Each party is suspicious of the other in view of the financial stakes. “When the co-op bought the building, it cost €300,000. Now an individual flat would cost at least as much, a circumstance that is whetting people’s appetite to profit as much as they can,” explains Le Voguer. “This is not a joke, it’s our life!” And the stakes are high on either end: for Le Voguer, losing would be a personal catastrophe, and, as Mulz says, the cooperative would lose all the money it has put towards the legal costs. “And then maybe he would sue for libel, which could turn the tables on us.” The committee has already lost its case against Hermann, who came out vindicated by the court ruling.
The alleged breaches of peace and accusations of aggression are the basis of the current trial in which the co-op leaders are hoping to send Le Voguer packing. In a 108-page file Mulz has described every minute incident in earnest prose: “As Mr. B. looks over to Mr. Le Voguer, the latter is standing in front of his door and is eyeing him over his shoulder. Then, he lifts his right leg, and with his knee bent stretches it to the side of his body and breaks wind, vulgo: he farts.” Another protocol states how Le Voguer danced in front of the co-op office window, singing “Michel bleibt, Michel bleibt!”, which apparently, was “a very grotesque picture.”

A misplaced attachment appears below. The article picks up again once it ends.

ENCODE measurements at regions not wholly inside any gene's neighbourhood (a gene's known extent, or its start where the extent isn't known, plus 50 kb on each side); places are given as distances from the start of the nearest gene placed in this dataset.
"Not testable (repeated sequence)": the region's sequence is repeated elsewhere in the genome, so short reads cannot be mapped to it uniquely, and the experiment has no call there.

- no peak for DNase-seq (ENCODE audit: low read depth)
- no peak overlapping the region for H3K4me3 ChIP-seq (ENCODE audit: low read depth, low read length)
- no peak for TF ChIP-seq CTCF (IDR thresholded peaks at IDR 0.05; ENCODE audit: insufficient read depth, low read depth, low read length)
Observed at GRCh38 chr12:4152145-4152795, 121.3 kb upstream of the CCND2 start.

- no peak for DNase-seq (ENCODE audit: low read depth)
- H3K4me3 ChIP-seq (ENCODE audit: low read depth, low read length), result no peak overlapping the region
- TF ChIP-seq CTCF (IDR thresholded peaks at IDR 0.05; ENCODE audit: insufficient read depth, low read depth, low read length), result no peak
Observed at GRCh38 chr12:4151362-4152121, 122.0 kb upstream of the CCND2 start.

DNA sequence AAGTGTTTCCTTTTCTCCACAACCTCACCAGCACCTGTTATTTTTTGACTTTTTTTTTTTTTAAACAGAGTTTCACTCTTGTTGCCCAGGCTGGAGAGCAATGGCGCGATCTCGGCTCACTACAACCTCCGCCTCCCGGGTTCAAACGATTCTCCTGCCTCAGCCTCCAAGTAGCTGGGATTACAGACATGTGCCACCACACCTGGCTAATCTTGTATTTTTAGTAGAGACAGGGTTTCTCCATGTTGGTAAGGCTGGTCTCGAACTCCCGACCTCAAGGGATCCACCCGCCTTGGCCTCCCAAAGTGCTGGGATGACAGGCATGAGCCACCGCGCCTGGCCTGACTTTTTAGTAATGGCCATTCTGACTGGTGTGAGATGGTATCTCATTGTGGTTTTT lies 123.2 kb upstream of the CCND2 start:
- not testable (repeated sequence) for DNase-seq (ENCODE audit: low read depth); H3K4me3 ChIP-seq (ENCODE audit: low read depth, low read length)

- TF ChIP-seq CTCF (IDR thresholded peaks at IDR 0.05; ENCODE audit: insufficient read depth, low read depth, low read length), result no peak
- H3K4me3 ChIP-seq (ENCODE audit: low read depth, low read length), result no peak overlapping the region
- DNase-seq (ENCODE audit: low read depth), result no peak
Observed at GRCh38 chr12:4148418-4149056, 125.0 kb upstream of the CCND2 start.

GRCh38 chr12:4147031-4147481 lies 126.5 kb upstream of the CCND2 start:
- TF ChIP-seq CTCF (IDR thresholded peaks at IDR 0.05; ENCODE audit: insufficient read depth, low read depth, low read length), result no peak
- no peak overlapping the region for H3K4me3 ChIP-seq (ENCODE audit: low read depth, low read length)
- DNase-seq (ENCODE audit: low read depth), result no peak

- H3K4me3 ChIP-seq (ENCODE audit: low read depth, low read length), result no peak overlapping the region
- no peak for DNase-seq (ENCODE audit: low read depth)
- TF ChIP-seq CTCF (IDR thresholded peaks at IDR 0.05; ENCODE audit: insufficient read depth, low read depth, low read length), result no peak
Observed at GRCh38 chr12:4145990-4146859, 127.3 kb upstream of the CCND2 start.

Sitting in the communal office from which Le Voguer has been banned for the duration of the trial, Brieske interprets this as aggressive behaviour: “He doesn’t dare to express his aggression openly any more, so that’s his outlet. Now he sings whenever he sees us.” They call him a “choleric” and “egomaniac”, he refers to them as “deranged”.
In court, the judge asks the plaintiff’s witnesses about material damage or physical violence which none of them can confirm. After three hours of question-and-answer the judge suggests a mediation. “I would try it, but I doubt they will agree,” Le Voguer says later, “they’ve gone too far. I don’t think they can de-escalate.” Sitting at the empty conference table in the co-op office, Brieske confirms his pessimism: “In court he said he would like things to go back to what they were.” She says that she, too, liked it better when she was still a regular at Chez Michel. “But too much has happened. We cannot be friends again. He has to go.” On a chair on the other side of the room, Fritzi is stretching languorously. Of the residents of Adalbertstraße 22, he is the one innocent soul caught in the bitter fight over this Kreuzberg paradise lost.